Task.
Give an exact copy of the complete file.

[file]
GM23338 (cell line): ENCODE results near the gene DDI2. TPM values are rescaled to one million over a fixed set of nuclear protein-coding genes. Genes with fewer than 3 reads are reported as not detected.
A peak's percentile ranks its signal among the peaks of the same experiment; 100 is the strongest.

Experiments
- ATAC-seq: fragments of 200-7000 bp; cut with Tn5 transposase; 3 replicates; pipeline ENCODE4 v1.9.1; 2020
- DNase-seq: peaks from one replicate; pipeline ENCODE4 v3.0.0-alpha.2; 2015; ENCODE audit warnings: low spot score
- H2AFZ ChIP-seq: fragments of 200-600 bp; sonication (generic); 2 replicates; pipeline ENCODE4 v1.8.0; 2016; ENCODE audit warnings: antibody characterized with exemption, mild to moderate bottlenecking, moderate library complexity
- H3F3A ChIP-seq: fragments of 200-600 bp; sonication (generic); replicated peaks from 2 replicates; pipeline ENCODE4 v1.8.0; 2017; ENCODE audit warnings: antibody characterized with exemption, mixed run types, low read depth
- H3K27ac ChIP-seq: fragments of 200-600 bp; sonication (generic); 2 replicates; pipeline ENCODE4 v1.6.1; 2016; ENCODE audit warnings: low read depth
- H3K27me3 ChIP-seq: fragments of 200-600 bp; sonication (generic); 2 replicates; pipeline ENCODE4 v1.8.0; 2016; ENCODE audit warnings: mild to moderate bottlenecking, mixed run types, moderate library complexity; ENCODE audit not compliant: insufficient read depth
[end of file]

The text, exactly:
GM23338 (cell line): ENCODE results near the gene DDI2. TPM values are rescaled to one million over a fixed set of nuclear protein-coding genes. Genes with fewer than 3 reads are reported as not detected.
A peak's percentile ranks its signal among the peaks of the same experiment; 100 is the strongest.

Experiments
- ATAC-seq: fragments of 200-7000 bp; cut with Tn5 transposase; 3 replicates; pipeline ENCODE4 v1.9.1; 2020
- DNase-seq: peaks from one replicate; pipeline ENCODE4 v3.0.0-alpha.2; 2015; ENCODE audit warnings: low spot score
- H2AFZ ChIP-seq: fragments of 200-600 bp; sonication (generic); 2 replicates; pipeline ENCODE4 v1.8.0; 2016; ENCODE audit warnings: antibody characterized with exemption, mild to moderate bottlenecking, moderate library complexity
- H3F3A ChIP-seq: fragments of 200-600 bp; sonication (generic); replicated peaks from 2 replicates; pipeline ENCODE4 v1.8.0; 2017; ENCODE audit warnings: antibody characterized with exemption, mixed run types, low read depth
- H3K27ac ChIP-seq: fragments of 200-600 bp; sonication (generic); 2 replicates; pipeline ENCODE4 v1.6.1; 2016; ENCODE audit warnings: low read depth
- H3K27me3 ChIP-seq: fragments of 200-600 bp; sonication (generic); 2 replicates; pipeline ENCODE4 v1.8.0; 2016; ENCODE audit warnings: mild to moderate bottlenecking, mixed run types, moderate library complexity; ENCODE audit not compliant: insufficient read depth